What industries have the largest percentage of their assets measured under fair value standards?  Whisper your answer to the person sitting next to you before clicking to see the answer, courtesy of this paper by Gartenberg and Serafeim of HBS.


Click on the graph to enlarge it.  I was surprised to see the high proportions in the hi-tech firms.  I think the graph is a bit misleading, because so many tech firms have very high market-to-book ratios; a graph of the fair value assets as a percent of market values would probably tell a very different story.

I am trying to figure out if I am surprised by what the authors deem the central contribution of their paper.

We calculate the lagged (disclosed at the end of the third quarter) ratios of firms’ assets measured at historical cost and at fair value levels 1, 2 and 3, in accordance with recent reporting changes, to the total assets of a firm. The central contribution of our paper is to relate these lagged ratios to subsequent stock market performance of firms in the 4th quarter. In broad terms, if the arguments are valid that fair valuation contributed to depressed equity prices, we would expect, all else equal, that firms holding relatively higher proportions of assets measured at fair value should experience worse abnormal returns in the 4th quarter. Conversely, if arguments hold that asset opacity contributed to the sell-off, we would expect firms holding relatively higher proportions of assets valued at historical cost to perform worse. We test these opposite predictions and find results that are inconsistent with critics of fair valuation: namely, that firms with higher proportions of fair-valued assets experienced higher abnormal returns. This finding supports the assertion that firm opacity – as measured by assets held at historical cost rather than at fair value – contributed more to the sell-off in the 4th quarter of 2008 that did fair valuation.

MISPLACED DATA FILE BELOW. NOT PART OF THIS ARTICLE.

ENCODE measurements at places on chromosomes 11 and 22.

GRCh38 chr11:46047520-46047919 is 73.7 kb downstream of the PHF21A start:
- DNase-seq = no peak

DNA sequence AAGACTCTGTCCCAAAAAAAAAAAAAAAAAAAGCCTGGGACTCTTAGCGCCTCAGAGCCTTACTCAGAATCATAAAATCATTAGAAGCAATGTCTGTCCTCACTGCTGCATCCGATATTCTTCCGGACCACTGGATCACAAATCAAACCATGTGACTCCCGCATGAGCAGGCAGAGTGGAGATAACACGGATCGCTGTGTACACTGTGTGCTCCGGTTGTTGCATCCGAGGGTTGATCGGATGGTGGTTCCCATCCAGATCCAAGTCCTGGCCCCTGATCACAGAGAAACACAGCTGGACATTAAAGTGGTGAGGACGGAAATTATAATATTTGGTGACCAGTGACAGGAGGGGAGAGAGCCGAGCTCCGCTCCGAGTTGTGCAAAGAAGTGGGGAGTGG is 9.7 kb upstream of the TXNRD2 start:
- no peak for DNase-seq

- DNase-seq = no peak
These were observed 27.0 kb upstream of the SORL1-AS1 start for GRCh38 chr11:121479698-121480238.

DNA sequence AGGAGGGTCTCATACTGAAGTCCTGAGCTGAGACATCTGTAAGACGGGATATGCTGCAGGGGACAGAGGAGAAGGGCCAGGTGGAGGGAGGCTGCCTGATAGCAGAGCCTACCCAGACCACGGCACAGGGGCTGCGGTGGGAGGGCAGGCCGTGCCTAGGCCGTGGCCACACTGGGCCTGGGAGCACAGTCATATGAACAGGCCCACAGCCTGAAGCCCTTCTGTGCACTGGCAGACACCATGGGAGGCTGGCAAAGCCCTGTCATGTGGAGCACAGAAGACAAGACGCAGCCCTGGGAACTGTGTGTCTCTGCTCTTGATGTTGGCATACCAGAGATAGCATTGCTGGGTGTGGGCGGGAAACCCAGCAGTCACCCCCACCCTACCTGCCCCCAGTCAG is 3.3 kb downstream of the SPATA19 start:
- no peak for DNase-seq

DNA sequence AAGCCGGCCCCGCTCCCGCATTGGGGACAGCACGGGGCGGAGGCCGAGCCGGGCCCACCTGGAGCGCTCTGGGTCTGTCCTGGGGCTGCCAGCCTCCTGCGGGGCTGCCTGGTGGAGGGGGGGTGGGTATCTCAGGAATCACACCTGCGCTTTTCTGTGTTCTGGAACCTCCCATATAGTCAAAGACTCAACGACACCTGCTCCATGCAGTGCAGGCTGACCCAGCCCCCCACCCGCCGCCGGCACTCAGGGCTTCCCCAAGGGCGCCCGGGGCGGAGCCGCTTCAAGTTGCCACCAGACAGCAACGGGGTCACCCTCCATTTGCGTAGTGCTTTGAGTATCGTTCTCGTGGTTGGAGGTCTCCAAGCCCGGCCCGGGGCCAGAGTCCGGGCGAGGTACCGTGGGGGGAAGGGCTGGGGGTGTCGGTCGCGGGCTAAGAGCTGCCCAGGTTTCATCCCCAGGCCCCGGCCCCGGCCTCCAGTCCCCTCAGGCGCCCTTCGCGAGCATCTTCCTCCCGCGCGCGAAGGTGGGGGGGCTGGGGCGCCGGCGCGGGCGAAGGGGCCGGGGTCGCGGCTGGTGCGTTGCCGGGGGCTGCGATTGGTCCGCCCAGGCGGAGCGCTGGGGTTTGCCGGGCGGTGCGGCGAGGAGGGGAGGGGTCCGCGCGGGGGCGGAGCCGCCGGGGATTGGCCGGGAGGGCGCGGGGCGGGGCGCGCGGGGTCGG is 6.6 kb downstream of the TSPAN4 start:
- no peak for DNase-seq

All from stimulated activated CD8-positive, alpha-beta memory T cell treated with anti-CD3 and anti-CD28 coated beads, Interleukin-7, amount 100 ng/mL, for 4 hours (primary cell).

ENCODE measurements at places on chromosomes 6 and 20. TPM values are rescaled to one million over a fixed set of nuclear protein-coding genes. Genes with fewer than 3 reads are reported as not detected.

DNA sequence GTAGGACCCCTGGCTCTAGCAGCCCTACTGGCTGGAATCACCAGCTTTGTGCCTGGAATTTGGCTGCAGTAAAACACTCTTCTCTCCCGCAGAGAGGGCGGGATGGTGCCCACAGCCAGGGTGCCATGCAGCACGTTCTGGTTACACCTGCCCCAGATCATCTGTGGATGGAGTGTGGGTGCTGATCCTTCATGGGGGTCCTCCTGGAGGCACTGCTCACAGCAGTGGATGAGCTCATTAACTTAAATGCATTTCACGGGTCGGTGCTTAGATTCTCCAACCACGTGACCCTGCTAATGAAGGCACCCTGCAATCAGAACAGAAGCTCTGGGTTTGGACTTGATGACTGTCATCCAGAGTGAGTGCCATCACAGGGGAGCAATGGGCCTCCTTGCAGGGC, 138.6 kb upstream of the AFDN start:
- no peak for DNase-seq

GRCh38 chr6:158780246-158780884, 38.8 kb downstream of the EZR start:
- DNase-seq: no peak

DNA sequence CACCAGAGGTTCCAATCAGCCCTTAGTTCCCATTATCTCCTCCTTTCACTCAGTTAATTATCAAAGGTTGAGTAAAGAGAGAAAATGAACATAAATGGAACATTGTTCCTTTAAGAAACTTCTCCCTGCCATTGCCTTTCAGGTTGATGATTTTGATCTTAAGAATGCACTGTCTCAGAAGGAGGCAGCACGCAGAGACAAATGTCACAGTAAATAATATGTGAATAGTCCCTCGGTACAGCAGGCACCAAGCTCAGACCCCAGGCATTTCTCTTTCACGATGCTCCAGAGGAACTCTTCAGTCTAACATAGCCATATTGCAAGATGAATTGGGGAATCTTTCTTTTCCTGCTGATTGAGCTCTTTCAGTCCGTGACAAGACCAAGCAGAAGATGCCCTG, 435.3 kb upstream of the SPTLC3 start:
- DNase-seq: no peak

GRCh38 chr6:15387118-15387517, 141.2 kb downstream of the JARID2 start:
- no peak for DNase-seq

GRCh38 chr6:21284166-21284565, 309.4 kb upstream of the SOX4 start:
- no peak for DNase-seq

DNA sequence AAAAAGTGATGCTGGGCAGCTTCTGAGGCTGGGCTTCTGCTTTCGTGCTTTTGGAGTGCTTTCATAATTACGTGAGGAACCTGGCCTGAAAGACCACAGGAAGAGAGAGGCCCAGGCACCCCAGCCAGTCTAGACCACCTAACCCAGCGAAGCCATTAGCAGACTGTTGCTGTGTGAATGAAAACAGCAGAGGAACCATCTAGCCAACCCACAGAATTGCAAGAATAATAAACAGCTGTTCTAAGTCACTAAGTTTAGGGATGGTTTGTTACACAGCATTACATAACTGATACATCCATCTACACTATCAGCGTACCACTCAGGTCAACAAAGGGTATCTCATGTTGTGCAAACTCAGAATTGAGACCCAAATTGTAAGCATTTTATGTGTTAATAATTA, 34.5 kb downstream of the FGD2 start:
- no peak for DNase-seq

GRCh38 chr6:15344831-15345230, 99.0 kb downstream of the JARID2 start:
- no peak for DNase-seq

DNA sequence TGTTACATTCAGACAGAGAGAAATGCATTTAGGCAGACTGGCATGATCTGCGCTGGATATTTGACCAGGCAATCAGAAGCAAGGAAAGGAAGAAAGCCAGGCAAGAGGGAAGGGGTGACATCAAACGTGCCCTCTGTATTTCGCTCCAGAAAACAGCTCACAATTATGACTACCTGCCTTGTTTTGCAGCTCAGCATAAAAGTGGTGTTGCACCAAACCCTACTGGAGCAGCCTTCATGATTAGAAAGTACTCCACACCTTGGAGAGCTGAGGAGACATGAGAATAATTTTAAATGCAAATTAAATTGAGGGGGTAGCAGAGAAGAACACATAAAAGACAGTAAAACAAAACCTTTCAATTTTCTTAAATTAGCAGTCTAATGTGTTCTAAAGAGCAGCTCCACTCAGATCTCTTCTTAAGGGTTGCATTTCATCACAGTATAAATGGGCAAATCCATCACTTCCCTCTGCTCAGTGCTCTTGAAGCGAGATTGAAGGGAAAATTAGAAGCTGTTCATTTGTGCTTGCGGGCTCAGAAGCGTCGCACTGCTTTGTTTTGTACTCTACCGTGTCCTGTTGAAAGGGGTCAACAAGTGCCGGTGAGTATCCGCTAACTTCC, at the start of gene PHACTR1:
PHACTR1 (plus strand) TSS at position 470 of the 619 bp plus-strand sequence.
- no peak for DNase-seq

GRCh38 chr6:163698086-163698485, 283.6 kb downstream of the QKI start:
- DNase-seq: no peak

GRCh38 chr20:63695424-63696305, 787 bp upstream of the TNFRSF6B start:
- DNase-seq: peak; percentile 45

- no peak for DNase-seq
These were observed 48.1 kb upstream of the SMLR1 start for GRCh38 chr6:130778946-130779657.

They do a reasonable job of showing that the result isn’t specific to particular industries, or driven by small firms.  But I still don’t quite know what to make of the result.   That firms with fewer fair-valued assets experienced negative returns as they were forced to take 4Q 2008 impairments that were already recognized by their peers as downward FV remeasurements?  Perhaps firms with lots of fair value assets used their discretion to biased FV estimates upward, and garnered positive returns the old-fashioned way — through earnings management.